Here’s a question: How often should you change your oil filter? If you’ve ever wondered just what’s in that little round canister called an oil filter, have a look. Those manila-envelope colored pieces you see are the outer edges of material that traps contaminants — things that can clog and damage the working parts of your vehicle’s engine.
If you look in your vehicle’s owner’s manual, you’ll probably see a recommendation that you change your oil at certain intervals based on months and miles, and you may find that the manufacturer recommends you change the filter every other oil change. You might have a relative, neighbor or friend who tells you that they go even longer between oil filters — maybe a year or more. It saves money, they’ll tell you.
It’s a safe bet none of them are mechanics or engine parts manufacturers.
Engine oil does its job best when it’s as pure and clean as possible. Grit, grime, sludge or — this can happen — metallic particles from the inside of your engine — add friction to what is supposed to be lubrication. Friction causes heat, and heat causes premature wear and tear on your engine.
And then there’s the material the oil filter is meant to trap. Bigger pieces can ultimately clog intakes. Think about a blood clot in your body. You could have a stroke, right? Replace your heart with your engine and you’ve got the picture. The longer you go between filter changes, the more contaminants that are already trapped inside the oil filter, the less efficient that filter becomes. It’s like your home furnace filter. If you go too long between changes, your HVAC system begins to strain. The clogged filter is starving it of clean air. It’s the same with your vehicle’s engine and the oil filter.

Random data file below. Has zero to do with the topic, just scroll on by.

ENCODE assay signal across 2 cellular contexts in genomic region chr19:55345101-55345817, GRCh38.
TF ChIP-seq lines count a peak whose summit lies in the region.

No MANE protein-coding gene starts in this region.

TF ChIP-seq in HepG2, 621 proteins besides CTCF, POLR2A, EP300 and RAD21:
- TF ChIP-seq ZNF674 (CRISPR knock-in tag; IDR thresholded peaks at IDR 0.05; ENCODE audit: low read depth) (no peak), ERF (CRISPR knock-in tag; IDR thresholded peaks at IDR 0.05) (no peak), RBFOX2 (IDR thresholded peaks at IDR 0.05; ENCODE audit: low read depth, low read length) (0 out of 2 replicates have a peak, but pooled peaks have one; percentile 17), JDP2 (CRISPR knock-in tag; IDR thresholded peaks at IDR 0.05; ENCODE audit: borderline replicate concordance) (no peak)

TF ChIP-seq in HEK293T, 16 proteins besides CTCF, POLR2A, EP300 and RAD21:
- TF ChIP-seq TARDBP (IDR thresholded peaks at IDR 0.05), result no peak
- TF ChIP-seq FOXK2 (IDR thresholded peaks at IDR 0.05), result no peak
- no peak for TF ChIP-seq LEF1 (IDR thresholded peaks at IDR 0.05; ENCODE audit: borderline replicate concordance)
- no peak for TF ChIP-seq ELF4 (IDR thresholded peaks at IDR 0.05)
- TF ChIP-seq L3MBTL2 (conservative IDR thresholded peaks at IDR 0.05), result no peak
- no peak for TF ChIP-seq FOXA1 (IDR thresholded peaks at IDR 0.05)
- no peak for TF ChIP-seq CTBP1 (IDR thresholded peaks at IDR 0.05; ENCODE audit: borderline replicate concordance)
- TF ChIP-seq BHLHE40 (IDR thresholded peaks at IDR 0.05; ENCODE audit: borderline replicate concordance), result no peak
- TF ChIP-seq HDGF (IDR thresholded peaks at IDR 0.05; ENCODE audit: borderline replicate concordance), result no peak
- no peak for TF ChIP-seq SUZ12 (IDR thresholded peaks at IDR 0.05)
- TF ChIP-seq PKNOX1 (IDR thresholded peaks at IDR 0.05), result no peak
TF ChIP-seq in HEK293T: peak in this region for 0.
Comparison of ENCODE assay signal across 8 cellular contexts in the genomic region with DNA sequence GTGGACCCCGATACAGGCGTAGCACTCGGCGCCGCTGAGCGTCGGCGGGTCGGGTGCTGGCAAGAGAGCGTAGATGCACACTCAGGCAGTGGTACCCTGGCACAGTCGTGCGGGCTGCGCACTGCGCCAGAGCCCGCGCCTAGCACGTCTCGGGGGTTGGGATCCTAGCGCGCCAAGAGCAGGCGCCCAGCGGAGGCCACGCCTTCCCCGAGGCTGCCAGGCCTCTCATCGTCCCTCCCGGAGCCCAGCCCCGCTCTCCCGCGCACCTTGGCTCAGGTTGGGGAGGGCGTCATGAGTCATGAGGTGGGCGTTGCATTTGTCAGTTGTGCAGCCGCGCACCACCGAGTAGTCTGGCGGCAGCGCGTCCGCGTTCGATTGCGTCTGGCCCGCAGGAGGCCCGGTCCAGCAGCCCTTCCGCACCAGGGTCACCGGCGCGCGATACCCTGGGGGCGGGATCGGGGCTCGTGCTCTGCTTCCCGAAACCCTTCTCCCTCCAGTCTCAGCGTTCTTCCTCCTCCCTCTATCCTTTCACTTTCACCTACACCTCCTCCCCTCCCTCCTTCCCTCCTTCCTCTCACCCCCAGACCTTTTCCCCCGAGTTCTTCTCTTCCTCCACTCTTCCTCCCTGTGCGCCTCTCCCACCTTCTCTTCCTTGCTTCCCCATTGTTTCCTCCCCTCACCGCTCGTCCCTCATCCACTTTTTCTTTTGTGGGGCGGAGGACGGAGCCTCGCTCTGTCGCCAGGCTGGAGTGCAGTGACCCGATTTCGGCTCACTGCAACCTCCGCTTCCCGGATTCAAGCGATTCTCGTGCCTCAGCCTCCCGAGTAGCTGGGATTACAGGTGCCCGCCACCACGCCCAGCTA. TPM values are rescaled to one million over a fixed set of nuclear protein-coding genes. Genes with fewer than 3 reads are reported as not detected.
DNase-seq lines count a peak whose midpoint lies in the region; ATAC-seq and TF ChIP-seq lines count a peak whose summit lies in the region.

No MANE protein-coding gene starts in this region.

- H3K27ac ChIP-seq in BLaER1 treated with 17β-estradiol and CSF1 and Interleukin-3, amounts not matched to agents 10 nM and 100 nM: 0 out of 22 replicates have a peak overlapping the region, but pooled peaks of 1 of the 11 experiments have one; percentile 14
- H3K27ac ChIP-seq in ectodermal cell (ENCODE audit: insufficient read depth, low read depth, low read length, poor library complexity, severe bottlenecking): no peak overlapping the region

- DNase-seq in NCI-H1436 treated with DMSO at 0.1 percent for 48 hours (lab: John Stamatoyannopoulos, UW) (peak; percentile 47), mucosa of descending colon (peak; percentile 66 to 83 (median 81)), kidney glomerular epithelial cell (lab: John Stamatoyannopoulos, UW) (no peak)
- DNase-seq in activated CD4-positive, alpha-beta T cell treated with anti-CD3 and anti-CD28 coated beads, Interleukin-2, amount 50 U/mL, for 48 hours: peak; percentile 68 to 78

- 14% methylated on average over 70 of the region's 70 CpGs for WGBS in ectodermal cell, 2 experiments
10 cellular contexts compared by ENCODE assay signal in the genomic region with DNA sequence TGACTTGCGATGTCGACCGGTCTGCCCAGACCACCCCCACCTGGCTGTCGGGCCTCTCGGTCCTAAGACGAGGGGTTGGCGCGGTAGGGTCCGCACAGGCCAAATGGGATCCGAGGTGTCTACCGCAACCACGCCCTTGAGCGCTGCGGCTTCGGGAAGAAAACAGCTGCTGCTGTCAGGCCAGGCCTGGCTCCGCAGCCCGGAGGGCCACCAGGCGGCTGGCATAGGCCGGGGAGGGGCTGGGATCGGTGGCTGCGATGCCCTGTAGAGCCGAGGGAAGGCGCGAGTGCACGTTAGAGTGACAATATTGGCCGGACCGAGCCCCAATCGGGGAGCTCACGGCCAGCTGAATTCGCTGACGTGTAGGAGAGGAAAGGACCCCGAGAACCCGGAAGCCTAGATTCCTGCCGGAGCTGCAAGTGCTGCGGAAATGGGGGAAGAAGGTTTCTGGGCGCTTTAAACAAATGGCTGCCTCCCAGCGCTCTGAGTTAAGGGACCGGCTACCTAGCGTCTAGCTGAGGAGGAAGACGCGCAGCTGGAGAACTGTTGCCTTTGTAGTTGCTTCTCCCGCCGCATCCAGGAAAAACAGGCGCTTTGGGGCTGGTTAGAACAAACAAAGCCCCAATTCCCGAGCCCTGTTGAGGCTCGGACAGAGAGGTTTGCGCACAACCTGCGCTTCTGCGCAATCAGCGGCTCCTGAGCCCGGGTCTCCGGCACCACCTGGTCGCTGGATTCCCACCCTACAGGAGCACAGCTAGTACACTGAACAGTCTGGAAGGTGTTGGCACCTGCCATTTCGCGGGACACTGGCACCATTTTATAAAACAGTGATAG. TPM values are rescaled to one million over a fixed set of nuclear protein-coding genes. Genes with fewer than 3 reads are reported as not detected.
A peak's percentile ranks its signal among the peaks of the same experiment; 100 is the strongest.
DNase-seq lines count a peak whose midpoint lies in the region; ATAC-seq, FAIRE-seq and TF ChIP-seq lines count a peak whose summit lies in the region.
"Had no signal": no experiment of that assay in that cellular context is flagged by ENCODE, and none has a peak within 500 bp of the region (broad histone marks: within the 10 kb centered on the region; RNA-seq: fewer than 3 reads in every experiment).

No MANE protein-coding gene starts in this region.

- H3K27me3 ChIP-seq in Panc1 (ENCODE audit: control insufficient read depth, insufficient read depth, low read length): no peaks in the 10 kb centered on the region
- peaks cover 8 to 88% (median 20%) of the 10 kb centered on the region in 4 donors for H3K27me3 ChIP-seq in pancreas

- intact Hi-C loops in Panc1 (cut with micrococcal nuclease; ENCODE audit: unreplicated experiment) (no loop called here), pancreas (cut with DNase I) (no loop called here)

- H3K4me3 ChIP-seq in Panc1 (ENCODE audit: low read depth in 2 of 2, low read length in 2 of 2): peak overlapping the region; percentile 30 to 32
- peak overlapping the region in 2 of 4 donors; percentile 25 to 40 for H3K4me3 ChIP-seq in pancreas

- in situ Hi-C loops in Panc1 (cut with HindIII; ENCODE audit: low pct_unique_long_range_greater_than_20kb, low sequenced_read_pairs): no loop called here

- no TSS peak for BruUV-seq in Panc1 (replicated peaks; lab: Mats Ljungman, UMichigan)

So, How Often Should You Change Your Oil Filter?
The cheapest insurance for your car’s engine is frequent oil changes — with a new filter at every oil change. That prevents contamination of your new, clean oil from anything that might pass out of your old filter and ensures that new oil is as efficient as it can be in its job of lubricating engine parts, reducing wear and tear, and keeping operating temperatures in a healthy range.
If you’re wondering how often you should change your oil filter, keep things simple by changing your oil filter every time you change your engine oil. Following this schedule might cost you more money, but it will save your engine from possibly getting clogged with grime, sludge or large metallic pieces.
Check out all the maintenance parts available on NAPA Online or trust one of our 17,000 NAPA AutoCare locations for routine maintenance and repairs. For more information on how often you should change your car’s oil filter, chat with a knowledgeable expert at your local NAPA AUTO PARTS store.
Mike Hagerty is an automotive journalist whose work has been featured on radio, TV, in print and online since 1997. He's the Publisher and Editor of MikeHagertyCars.com, and contributes car reviews to the Los Altos Town Crier and losaltosonline.com. Previous outlets have included KFBK and KFBK.com in Sacramento, California, the ABC television affiliates and Hearst-Argyle and Emmis radio stations in Phoenix, Arizona; AAA magazines for Arizona, Oklahoma, Northwest Ohio, South Dakota and the Mountain West and BBCCars.com.